I still hear people say to me, “You know what, you’re so good. Why have we never heard of you?” That’s why I get on tour. And Pat’s another one of those. Even though he was on Prairie Home companion for years and had millions of people listening to him every week. And then there’s Paul Geremiah whom I knew. Sadly, he’s had a stroke and I don’t think he can play anymore right now. But he was the best of the best when he was touring. These are some of the top, top guys. Oh, and John Cephas and John Jackson I guess I should put it in that category, as far as heroes of mine go.
Gary: So let me ask you a little bit about the blues. You’ve been nominated for Blues Music Awards, and a lot of your music revolves around the blues. What is it that attracts you to this music, Mary?
Mary Flower: Well, there’s so many different kinds of blues. The Chicago style was mostly electric, and I’m not really interested in that. I’m interested in the Piedmont style because it is complex and challenging. And oddly enough, it was played mostly by blind men. Go figure on that one! They were phenomenal. But I don’t know – it speaks to me, it’s got an edge to it. And I can write songs that work in that genre. I mean, I can write folk songs if I need to. But I really like the challenge of trying to make it sound like it’s an older song.
Gary: This is music that’s been around for a long time, that does seem to have an enduring appeal. Generation after generation discovers something fresh in it and it seems to have that continual attraction and pull.
Mary Flower: And I also think that the people who are really good at it have been working all their lives toward getting it right. That to me is worth a lot right there. Let’s put it this way – there are not a lot of jerks playing this kind of music! If they are, they don’t last. They are people who are putting their best foot forward and being true to the to the genre.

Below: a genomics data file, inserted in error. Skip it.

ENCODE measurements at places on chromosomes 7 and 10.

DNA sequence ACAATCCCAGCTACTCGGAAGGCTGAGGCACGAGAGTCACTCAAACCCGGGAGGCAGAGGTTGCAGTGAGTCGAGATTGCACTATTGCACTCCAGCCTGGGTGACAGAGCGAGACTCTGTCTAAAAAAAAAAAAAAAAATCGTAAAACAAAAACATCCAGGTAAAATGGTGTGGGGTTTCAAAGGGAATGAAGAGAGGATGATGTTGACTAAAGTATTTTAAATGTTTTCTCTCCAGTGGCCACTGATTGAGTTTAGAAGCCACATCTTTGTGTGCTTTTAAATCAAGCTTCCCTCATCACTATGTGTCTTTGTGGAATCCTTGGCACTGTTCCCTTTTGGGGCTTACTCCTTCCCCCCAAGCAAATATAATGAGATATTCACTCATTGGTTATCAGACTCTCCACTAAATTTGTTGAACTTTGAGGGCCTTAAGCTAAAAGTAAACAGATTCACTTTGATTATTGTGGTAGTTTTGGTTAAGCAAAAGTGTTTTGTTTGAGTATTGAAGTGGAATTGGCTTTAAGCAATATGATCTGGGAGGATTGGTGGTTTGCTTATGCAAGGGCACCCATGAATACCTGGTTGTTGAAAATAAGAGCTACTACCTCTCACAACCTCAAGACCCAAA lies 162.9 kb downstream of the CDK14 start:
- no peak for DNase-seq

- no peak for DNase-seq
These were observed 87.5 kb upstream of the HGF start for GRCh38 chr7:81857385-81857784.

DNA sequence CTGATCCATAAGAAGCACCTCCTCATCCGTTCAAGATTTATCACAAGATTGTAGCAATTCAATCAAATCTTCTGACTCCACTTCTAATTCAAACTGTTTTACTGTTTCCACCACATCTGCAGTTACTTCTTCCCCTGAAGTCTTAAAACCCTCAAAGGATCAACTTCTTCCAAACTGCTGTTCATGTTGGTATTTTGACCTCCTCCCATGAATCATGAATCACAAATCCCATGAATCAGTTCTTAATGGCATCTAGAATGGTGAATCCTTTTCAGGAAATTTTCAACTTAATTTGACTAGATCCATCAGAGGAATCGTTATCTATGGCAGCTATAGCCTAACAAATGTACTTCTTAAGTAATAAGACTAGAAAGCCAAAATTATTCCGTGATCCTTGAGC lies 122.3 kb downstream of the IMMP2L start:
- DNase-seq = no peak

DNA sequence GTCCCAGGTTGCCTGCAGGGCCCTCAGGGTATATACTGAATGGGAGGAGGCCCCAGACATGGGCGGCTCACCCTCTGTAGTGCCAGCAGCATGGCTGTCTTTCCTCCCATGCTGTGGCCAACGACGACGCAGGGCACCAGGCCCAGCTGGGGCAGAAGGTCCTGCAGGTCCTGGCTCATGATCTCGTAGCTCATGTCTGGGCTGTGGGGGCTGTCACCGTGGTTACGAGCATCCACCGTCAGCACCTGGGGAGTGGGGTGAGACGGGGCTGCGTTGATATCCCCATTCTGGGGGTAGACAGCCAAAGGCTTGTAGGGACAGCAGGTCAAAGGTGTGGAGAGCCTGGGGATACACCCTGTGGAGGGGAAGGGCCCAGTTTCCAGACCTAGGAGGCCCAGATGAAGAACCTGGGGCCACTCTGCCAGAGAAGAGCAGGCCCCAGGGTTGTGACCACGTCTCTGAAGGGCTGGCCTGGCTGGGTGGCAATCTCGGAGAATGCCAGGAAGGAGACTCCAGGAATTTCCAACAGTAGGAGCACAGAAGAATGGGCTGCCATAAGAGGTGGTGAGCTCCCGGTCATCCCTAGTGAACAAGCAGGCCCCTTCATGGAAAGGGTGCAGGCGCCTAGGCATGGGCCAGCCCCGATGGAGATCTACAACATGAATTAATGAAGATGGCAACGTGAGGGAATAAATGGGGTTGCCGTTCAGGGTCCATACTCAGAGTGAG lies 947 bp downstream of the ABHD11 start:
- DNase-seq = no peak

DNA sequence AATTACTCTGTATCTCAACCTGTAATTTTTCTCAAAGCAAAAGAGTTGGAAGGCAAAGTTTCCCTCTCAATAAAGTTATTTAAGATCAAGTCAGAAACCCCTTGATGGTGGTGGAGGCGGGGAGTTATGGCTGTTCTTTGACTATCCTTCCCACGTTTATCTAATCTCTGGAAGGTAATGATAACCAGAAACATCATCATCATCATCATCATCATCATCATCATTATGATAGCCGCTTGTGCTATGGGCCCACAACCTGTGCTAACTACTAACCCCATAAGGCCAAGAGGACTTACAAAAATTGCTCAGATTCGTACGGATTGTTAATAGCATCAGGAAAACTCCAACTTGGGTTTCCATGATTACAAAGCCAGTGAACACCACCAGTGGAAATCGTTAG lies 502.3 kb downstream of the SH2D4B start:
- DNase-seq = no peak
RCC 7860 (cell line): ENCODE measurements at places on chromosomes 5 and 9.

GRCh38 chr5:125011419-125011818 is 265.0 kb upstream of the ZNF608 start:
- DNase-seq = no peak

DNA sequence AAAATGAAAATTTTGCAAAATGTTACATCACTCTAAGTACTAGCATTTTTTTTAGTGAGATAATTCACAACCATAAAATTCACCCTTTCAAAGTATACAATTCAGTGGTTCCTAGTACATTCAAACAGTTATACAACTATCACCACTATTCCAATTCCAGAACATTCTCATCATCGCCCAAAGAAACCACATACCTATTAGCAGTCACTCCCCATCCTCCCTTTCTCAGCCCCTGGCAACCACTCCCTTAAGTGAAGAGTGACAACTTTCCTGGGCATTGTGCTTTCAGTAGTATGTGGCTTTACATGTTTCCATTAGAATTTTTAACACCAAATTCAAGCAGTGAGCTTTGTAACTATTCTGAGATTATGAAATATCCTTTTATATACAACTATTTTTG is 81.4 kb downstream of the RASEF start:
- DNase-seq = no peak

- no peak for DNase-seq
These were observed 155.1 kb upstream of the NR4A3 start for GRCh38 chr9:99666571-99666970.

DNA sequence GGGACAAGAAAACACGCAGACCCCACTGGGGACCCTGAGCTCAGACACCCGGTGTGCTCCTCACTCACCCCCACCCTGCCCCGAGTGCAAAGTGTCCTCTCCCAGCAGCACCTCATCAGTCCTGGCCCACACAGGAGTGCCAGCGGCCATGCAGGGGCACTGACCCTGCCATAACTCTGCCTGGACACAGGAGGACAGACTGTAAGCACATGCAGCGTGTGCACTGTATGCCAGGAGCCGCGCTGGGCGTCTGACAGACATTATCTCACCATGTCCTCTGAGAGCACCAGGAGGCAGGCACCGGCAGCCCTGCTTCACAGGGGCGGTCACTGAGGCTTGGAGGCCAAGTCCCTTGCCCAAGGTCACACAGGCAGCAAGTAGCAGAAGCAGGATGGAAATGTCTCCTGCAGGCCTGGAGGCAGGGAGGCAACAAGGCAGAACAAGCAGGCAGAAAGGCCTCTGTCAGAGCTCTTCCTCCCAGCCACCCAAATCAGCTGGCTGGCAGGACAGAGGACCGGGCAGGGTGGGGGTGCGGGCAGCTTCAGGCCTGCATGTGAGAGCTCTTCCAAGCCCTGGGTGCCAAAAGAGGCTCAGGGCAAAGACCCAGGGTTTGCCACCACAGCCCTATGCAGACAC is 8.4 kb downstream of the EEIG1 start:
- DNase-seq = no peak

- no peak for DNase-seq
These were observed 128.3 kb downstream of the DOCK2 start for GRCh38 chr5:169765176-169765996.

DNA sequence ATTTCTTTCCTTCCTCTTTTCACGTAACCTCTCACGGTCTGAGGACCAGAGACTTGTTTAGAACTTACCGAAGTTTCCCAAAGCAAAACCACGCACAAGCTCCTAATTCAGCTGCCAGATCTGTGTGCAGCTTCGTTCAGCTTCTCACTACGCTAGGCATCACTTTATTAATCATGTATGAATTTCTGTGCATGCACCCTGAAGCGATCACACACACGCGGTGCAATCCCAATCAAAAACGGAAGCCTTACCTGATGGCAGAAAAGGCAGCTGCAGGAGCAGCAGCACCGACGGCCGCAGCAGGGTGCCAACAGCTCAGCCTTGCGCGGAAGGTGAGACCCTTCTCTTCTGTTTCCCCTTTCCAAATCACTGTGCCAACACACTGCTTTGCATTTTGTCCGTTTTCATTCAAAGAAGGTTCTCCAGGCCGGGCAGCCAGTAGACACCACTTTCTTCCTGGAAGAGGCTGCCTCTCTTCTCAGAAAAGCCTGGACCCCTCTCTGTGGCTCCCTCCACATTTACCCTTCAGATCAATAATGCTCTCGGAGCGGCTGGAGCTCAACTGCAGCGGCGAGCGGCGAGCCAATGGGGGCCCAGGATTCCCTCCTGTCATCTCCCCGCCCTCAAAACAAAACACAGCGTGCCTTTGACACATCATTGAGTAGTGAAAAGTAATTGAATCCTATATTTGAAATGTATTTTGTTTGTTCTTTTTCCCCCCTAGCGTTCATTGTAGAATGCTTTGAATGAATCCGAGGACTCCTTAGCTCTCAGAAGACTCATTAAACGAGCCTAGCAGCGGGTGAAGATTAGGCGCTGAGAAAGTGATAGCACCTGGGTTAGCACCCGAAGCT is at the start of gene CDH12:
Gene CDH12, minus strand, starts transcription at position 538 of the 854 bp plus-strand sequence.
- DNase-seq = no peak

Take John Jackson, the Piedmont style player from Virginia, who is no longer around, and was probably the closest thing to John Hurt. He lived a fabulous life. And I think everybody was so touched by him. He just had a halo around his head! He played this music and spoke with an accent that nobody could quite understand. But he was such a great guy. And that really appeals to me and speaks for something.
Gary: Yes, that’s very interesting that you say that, because over the last two, three years I’ve talked to quite a lot of blues musicians…like Eric Bibb, Chris Smither, Rory Block, Hans Theessink, Luther Dickinson and quite a few others. And they’ve been generous with their time in talking to me and never critical of other people. So, yes, I think you’re right to say that. [when you’re finished here, check out the interviews by clicking the link]
Mary Flower: Oh, by the way, I’ve invited Eric to teach at my camp next year, and we’ve had Michael Jerome Brown in the past. He’s a wonderful player.
Gary: Yes, he’s a fantastic player. I saw him touring with Eric Bibb in the last year. And he has an encyclopedic knowledge of the blues and blues history.
Mary Flower: Yes, he taught at my camp and made a big impression a couple of years ago. So hopefully we’ll get Eric Bibb next year. And it look like we might have Jim Kweskin for the jug band-y stuff. Anyway, that would be quite a year if I can get who I want.
Gary: So tell us about your teaching, Mary, because I know that’s a big part of what you do.
Mary Flower: Well, I have my own guitar camp that happens here in early October. And it’s been hugely successful. We’re going on our seventh year, I think. And I bring in three nationally known people, and then get 50 students. So teaching is something I love to do. And it also balances me out. I don’t have to be on the road all the time. And I teach at other people’s guitar camps as well.
My camp is called Blues in the Gorge and it’s in the Columbia River Gorge at a place called Menucha. There’s something on my home page of my website about the dates for next year, which is early October. [check it out here] It’s 5 days – three intense days. And it’s a lot of fun. Everybody who comes is gracious. A lot of these camps turn into party camps, but that’s not what this is. People take it seriously and a lot of really great, great people show up for it.
Gary: That sounds fabulous and a lot of fun. Mary, it’s been lovely talking to you. Thanks so much for your time.